Declining an Accepted Job Offer: How To Do It Gracefully
By Indeed Editorial Team
Updated June 30, 2022 | Published February 25, 2020
Updated June 30, 2022
Published February 25, 2020
Related: What to Consider Before Accepting a Job Offer: Everything You Need to Know!
From salary expectations to company culture, this video covers what you should consider before taking the next step in your career journey.
You completed a job search, applied for the job, had the interview and were offered the open position. However, after you accepted the new role you later decided it wasn't the best option for you. If this ever happens to you, it's important to know how to decline a job offer you've already accepted in a manner that's professional and courteous.
In this article, we discuss things to consider when declining an accepted job offer, how to do it gracefully and professionally, and we provide a job letter template and sample to help you write your own.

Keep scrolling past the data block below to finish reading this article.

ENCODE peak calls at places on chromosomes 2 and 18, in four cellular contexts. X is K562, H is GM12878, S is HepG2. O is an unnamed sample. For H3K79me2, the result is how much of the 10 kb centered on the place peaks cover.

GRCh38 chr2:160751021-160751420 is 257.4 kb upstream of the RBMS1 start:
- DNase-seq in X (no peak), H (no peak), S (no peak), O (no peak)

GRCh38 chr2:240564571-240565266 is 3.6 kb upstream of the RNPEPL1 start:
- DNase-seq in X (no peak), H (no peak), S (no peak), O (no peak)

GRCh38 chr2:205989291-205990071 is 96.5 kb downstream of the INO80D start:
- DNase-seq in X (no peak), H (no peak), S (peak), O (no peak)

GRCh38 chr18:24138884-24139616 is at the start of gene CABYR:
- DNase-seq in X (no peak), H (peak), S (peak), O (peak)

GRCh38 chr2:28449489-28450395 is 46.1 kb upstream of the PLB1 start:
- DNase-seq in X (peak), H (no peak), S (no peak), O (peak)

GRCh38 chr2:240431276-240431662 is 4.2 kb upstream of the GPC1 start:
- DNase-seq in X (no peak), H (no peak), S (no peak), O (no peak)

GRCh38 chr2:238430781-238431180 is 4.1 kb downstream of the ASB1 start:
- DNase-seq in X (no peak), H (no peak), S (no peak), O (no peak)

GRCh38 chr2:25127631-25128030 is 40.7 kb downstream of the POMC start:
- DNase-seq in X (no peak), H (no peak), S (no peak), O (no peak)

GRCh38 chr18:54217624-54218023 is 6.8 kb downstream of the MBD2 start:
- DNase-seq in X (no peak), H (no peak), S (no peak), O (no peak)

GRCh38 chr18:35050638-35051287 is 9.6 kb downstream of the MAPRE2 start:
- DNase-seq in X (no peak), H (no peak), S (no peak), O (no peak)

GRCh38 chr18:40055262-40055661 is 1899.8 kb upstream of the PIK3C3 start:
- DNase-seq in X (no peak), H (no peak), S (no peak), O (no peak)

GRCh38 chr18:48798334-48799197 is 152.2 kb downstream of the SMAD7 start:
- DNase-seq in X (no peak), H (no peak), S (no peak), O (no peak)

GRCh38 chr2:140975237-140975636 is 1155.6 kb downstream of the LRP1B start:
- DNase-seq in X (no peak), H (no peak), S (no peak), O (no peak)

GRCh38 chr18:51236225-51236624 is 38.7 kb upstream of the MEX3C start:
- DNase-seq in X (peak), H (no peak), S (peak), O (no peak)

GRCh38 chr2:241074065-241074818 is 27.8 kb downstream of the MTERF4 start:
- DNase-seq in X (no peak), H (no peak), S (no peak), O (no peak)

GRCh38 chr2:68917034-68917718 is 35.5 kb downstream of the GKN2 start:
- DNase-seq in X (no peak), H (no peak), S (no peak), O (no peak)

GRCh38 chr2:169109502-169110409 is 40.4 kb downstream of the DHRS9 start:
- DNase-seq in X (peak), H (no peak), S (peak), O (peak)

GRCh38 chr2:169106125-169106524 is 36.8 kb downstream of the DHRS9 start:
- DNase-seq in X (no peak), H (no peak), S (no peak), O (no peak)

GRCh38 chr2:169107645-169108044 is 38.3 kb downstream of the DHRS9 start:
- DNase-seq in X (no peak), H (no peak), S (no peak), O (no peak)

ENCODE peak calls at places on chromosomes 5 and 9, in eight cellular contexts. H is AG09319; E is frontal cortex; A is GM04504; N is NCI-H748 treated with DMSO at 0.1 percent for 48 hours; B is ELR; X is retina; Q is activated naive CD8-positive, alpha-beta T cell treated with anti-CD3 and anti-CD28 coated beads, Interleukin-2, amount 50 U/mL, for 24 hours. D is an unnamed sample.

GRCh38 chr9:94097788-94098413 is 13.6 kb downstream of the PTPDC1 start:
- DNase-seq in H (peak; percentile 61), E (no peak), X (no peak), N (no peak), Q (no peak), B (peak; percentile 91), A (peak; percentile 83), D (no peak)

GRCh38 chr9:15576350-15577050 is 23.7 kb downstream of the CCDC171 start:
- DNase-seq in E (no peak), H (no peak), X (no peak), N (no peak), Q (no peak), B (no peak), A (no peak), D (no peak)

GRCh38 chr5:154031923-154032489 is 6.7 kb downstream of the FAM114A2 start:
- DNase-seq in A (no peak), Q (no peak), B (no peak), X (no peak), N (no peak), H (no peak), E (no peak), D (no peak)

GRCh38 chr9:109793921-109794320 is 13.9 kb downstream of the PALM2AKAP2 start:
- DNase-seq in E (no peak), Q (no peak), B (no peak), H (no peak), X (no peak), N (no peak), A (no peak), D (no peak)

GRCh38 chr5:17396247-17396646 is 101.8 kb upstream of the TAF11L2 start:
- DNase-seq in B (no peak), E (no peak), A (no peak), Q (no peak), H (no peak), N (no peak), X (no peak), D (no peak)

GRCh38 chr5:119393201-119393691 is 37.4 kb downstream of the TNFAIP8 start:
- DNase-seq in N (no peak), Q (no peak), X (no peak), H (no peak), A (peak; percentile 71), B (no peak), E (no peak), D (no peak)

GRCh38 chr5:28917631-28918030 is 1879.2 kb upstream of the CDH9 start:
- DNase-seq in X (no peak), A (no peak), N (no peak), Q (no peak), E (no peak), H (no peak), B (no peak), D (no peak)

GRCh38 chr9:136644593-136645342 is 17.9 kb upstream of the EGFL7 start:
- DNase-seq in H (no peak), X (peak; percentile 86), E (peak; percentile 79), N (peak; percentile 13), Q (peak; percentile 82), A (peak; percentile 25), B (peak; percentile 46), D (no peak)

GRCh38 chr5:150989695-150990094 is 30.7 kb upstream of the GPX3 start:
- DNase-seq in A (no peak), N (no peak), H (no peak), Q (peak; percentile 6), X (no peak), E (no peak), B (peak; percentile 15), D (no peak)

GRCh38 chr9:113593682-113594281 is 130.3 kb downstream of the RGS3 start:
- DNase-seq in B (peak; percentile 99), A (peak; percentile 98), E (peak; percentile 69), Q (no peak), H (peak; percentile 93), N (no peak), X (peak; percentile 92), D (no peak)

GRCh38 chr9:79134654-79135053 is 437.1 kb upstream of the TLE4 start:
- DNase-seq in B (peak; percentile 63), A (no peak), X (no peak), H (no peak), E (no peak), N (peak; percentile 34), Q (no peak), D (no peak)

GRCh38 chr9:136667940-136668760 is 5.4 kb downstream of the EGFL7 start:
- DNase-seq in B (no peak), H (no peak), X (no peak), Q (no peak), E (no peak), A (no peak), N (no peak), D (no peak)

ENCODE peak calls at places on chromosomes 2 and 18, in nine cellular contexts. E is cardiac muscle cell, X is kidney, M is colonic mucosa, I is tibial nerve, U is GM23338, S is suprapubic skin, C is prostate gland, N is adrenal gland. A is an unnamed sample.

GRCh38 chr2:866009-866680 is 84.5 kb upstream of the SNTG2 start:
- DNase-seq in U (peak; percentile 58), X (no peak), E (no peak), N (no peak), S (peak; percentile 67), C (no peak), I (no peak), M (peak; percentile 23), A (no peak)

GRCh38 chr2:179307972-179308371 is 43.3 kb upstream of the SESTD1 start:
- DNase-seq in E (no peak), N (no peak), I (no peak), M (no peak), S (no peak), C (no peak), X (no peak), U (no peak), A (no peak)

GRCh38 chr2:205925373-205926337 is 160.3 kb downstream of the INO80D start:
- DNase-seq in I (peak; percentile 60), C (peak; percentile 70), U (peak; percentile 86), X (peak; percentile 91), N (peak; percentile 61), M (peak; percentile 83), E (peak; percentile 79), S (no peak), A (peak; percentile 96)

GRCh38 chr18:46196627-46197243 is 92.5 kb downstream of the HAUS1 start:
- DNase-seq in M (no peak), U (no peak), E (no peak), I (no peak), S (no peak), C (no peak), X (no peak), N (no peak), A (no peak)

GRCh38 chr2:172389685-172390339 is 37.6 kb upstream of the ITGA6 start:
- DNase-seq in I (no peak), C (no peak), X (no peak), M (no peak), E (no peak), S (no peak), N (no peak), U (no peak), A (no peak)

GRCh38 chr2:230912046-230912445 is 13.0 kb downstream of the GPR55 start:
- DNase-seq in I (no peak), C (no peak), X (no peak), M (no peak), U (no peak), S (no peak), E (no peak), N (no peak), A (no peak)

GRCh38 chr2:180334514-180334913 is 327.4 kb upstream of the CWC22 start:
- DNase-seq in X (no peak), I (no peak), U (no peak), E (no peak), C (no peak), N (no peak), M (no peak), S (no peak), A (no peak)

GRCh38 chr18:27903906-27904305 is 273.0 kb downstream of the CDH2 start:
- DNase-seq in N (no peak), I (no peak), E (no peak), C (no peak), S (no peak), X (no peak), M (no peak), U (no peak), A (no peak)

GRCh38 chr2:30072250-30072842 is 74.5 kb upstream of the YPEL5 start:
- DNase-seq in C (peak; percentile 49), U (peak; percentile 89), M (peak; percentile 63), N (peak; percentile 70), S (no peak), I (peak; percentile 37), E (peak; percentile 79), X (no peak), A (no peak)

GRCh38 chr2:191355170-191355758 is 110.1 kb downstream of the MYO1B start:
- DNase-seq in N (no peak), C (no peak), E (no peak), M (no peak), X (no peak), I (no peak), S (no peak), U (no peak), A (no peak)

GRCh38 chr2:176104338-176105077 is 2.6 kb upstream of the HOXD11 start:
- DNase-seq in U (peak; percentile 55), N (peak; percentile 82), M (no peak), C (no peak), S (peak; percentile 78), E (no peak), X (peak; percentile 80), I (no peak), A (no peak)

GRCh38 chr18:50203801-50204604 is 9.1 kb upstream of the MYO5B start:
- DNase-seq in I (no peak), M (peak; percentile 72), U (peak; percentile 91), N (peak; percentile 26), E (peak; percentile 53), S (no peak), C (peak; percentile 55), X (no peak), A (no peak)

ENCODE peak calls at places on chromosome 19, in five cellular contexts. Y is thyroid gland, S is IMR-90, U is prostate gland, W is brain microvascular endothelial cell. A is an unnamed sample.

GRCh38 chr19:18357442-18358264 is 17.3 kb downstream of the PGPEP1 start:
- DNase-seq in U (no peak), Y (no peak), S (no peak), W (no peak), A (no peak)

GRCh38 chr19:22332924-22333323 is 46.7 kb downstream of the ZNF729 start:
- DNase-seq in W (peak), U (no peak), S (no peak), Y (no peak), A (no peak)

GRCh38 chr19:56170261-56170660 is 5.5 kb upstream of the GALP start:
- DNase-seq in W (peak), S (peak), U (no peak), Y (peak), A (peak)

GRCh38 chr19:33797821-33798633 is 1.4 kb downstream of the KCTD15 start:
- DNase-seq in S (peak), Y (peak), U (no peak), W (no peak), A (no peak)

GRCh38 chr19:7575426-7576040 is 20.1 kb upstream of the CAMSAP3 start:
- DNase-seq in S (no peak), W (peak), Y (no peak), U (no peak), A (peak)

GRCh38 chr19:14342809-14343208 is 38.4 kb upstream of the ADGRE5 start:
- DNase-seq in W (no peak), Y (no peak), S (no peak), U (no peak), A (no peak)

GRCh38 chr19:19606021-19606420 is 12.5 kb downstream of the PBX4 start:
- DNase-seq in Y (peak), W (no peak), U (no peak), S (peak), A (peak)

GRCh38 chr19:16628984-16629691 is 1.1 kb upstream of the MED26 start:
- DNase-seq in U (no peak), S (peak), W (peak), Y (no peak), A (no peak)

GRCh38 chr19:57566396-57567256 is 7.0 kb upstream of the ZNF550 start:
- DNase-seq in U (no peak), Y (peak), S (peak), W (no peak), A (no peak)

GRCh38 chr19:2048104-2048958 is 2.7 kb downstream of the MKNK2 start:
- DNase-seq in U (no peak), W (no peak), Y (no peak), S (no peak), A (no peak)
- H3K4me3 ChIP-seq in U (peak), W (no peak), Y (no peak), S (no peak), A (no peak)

Making the decision to reject a job offer
Searching for a new job can be an exciting process, especially when you receive the offer of a job for a company that you had a successful interview with. You may have immediately accepted the offer because you were delighted at the possibility of working with them, but your circumstances changed, another job offer arrived in the mail or after thinking it through, you decided that the job was not the best fit. It happens. This said, if you've changed your mind, you need to contact the employer as quickly as possible and with the right etiquette.
Guide to writing a job offer rejection
Understanding the process of declining an accepted job offer can help you feel more confident. Here are the steps you should follow to write a letter rejecting a job offer you have already accepted:
1. Be certain about your decision to reject the job offer
You should take your time to consider your decision. You must make sure that you are absolutely certain that you do not want the job. It may be useful to write a list of the advantages and disadvantages of rejecting the job that you have already accepted before reaching out to the employer.
2. Check your contract
You may have progressed to the stage of signing an employment contract with your employer. If this is the case, you must read your contract thoroughly to find out what terms and conditions are listed with regards to terminating your employment. You may find that there is a time frame that allows you to reject the offer of employment.